Though there are numerous parenting books that include guidance on promoting social and emotional development, the following are some helpful favorites.
by Jennifer S. Miller, MEd.
This book offers parents an age-by-stage guide to children’s social and emotional development offering specific, research-aligned strategies to support that learning. All parenting is framed through the lens of building confidence through social and emotional skills. Readers will also learn simple, practical strategies for honing their own social and emotional skills to become more effective with the children they love.
Making Grateful Kids: A Scientific Approach to Help Youth Thrive
by Jeffrey Froh, Giacomo Bono
Jeffrey J. Froh and Giacomo Bono introduce their most compelling research, announce groundbreaking findings and share real-life stories from adults and youth to show parents, teachers, mentors and kids how to achieve greater life satisfaction through gratitude. They offer many simple strategies for building habits of gratitude into day to day life and provide compelling evidence for its importance.
Brainstorm: The Power and Purpose of the Teenage Brain: An Inside-Out Guide to the Emerging Adolescent Mind, Ages 12-24
by Daniel J. Siegel (Goodreads Author)
Dr. Siegel is a leading expert in brain science. This book sheds light on the often misunderstood yet critical time in a child’s life in which they straddle childhood and adulthood but don’t fit squarely in either phase. Siegel characterizes the teen years as the most powerful life phase for activating courage, purpose and creativity. He creates empathy for the teenage experience and helps parents understand how to work with and support the teens in their lives.
Stiffelman shows you how to awake your child’s natural instincts to cooperate by being the confident parent your child needs, teaching you how to parent from a place of strong, durable connection and helping your child navigate the challenging moments of growing up. This is an excellent resource for any parents but particularly for those who find themselves in power struggles with their children.
by Susan K. Greenland
This book offers a step-by-step process of mental training with tools. It shows parents how to teach their children to better respond to stressful life circumstances and guides them to become more thoughtful, resilient and empathetic.
Parenting From the Inside Out
by Daniel J. Siegel (Goodreads Author), Mary Hartzell
Drawing upon research findings in neurobiology and attachment research, Siegel and Hartzell explain how interpersonal relationships directly impact the development of the brain, and offer parents a step-by-step approach to forming a deeper understanding of their own life stories, which will help them raise compassionate and resilient children. This book addresses the patterns that we all form from our own childhood – understanding what they are and how they impact the parents we are today.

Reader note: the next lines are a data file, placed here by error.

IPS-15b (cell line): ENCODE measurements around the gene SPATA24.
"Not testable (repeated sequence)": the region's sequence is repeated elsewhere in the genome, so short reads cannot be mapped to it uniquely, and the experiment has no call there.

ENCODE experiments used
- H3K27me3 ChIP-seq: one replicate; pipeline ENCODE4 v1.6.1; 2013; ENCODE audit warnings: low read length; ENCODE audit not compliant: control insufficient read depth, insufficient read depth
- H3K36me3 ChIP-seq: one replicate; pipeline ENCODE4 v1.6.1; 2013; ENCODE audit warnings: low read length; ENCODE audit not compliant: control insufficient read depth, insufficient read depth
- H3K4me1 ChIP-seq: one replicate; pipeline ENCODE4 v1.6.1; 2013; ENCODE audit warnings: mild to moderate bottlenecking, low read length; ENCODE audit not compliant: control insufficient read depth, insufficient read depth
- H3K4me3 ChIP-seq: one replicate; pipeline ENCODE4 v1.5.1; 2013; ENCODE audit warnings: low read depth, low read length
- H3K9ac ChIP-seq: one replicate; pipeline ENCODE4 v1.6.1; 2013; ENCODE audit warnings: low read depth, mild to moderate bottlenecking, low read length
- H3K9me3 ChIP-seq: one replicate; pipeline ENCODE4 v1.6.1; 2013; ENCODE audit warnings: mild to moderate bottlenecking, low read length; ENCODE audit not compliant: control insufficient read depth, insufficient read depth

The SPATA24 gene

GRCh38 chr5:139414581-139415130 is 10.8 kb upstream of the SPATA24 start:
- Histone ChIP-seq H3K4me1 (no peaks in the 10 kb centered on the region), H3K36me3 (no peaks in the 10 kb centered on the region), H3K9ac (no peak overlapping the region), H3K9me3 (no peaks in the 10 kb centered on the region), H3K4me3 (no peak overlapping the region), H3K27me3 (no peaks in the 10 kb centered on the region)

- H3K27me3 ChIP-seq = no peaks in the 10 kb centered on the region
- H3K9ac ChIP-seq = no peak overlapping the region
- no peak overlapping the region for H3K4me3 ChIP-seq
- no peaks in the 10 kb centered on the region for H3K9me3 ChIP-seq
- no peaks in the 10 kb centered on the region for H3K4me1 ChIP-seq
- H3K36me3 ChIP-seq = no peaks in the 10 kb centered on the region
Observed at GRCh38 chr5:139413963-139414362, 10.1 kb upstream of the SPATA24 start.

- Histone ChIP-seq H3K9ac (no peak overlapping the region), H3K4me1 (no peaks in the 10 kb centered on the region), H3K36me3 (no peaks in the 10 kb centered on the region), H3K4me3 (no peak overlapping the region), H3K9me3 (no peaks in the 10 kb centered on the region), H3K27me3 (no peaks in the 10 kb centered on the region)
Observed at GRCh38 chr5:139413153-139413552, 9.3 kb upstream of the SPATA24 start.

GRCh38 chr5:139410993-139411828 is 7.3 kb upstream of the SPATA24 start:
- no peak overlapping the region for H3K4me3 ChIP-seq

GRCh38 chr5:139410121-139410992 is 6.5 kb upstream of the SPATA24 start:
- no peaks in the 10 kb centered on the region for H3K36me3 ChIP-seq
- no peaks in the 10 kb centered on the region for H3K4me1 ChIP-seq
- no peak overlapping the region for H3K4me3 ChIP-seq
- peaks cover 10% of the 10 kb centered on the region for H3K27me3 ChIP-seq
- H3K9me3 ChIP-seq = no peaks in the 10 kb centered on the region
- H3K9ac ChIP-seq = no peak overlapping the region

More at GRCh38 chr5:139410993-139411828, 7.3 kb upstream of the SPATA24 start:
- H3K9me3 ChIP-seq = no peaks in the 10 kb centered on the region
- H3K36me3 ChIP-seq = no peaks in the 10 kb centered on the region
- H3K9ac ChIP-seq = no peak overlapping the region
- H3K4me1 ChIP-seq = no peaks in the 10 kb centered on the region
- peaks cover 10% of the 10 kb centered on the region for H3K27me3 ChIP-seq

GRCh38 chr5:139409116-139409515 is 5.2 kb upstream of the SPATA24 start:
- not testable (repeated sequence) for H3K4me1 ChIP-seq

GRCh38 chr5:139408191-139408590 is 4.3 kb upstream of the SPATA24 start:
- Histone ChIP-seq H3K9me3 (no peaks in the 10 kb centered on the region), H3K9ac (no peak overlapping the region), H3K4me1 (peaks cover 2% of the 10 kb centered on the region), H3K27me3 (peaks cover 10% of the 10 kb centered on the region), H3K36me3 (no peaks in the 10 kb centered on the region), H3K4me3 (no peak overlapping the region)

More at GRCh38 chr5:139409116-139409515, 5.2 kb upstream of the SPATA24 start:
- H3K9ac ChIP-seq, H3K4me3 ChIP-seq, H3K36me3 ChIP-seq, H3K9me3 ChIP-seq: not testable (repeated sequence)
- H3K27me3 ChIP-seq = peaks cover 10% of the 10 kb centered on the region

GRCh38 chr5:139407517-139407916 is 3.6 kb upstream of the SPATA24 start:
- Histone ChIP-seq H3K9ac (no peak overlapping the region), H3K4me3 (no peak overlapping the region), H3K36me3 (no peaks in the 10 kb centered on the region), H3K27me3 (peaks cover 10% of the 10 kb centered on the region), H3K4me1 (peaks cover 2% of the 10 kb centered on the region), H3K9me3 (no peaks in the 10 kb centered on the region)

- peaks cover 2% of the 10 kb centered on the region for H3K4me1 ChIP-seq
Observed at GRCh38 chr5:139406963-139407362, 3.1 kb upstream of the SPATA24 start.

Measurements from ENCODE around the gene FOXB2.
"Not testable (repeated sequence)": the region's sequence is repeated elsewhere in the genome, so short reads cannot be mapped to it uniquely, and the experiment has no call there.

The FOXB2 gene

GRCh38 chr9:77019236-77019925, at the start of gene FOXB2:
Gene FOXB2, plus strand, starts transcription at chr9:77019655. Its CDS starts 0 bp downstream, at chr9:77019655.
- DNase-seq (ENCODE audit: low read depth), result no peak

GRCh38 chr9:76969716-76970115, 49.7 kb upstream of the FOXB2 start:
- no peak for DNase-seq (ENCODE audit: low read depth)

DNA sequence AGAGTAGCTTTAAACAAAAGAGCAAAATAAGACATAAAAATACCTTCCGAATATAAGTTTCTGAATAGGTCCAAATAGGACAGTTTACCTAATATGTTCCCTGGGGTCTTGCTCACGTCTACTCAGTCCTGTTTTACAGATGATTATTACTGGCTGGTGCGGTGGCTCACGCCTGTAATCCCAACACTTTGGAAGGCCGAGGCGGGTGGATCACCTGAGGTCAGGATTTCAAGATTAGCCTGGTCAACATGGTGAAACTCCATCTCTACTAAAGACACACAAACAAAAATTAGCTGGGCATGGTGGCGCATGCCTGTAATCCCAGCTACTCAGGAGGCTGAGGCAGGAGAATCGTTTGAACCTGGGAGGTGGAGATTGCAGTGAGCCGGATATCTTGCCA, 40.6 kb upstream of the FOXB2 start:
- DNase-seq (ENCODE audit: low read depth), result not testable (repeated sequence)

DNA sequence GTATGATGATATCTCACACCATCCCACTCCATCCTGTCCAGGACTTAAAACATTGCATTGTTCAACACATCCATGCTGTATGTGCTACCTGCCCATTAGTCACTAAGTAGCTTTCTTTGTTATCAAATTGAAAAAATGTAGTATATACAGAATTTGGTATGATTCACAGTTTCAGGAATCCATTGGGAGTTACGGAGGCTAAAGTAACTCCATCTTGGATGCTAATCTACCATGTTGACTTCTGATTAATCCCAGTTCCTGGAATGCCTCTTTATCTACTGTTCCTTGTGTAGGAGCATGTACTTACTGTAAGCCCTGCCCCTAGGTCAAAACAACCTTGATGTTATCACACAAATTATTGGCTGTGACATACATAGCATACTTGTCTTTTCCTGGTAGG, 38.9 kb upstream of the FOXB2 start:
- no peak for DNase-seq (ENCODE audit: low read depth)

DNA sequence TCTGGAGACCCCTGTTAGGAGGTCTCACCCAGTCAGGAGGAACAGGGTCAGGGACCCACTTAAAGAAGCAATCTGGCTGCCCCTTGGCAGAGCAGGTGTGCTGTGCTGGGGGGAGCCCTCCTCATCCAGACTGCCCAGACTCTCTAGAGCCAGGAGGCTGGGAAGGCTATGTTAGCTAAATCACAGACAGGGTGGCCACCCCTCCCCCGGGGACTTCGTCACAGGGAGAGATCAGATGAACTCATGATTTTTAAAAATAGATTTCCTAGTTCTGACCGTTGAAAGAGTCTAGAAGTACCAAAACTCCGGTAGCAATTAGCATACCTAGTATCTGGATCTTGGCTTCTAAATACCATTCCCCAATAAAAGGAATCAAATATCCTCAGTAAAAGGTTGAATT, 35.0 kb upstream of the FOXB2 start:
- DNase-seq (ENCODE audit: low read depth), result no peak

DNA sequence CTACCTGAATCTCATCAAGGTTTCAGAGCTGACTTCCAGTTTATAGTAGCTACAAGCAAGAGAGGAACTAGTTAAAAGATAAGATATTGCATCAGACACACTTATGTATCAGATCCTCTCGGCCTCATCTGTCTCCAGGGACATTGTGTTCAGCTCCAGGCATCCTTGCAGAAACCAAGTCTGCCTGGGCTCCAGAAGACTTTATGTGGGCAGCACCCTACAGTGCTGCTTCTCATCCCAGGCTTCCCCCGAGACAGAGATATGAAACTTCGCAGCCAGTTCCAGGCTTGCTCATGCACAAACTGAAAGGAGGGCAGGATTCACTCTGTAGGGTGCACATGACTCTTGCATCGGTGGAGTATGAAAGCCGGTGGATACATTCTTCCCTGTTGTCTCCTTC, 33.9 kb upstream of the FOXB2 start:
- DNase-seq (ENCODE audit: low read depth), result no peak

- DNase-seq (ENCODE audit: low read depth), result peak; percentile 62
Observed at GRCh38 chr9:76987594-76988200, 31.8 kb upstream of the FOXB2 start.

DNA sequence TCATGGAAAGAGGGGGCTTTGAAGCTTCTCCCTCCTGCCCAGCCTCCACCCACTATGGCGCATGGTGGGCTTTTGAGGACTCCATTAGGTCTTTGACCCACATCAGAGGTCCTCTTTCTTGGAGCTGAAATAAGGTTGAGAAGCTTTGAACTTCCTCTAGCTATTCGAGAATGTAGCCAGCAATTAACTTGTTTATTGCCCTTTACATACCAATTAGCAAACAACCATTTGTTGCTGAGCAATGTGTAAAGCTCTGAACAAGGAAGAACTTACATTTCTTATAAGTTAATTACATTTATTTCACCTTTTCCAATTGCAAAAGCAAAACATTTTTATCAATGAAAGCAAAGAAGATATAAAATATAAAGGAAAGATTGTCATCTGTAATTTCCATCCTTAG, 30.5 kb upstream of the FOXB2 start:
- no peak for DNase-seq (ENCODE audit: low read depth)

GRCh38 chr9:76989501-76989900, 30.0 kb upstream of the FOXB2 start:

Emotionally Intelligent Parenting: How to Raise a Self-Disciplined, Responsible, Socially Skilled Child
by Maurice J. Elias, Steven E. Tobias, Brian S. Friedlander, Daniel Goleman (Goodreads Author) (Foreword)
Parents will learn how to communicate with children on a deeper, more gratifying level. I love the 24 Karat Golden Rule: “Do unto your children as you would have other people do unto your children.” The book offers exercises and guidance on how to raise your own self-awareness and bring emotional intelligence into your family life.
by Jane Nelsen
An easy to read guide, Jane Nelsen coaches parents and teachers to be firm and kind, so that any child from toddler to teenager can learn creative cooperation and self-discipline with no loss of dignity.
Positive Discipline A-Z: 1001 Solutions to Everyday Parenting Problems
by Jane Nelsen, H. Stephen Glenn, Lynn Lott
Written as a quick reference guide, this book will teach you methods for raising a child who is responsible, respectful and resourceful by finding practical solutions to parenting challenges such as bedtime hassles, school problems, whining and so much more.
Yardsticks: Children in the Classroom Ages 4-14
by Chip Wood
This comprehensive, user-friendly reference helps those who work with and love children use the knowledge of child development to shape classrooms and schools where all children can succeed, by giving charts on development traits, physical, social, language and cognitive growth patterns and suggestions for curricular areas. Though the text is geared for educators, it remains an exceptional resource for parents who want to understand each age and stage of development.
by William Bridges
William Bridges spent his life working to understand changes. Whether you are going through the birth of a new baby, a move, a job change or the death of a loved one, this book explains in simple yet brilliant terms how any person can understand the emotions they are undergoing, help ease the transition and launch a new life.
by Arina Bokas
Named a top pick for teacher professional development by the National Council of Teachers of English, Bokas makes a solid case for the kind of education required to prepare global citizens and develop children physically, socially, emotionally and academically. She uncovers beliefs and assumptions that are now outdated and do not serve our children but still remain drivers of policy and practice. And she offers practical suggestions for deepening trust between families, communities, and schools. Jennifer Miller of CPCK contributed to this book.
© Copyright, 2019, Jennifer Smith Miller. All rights reserved.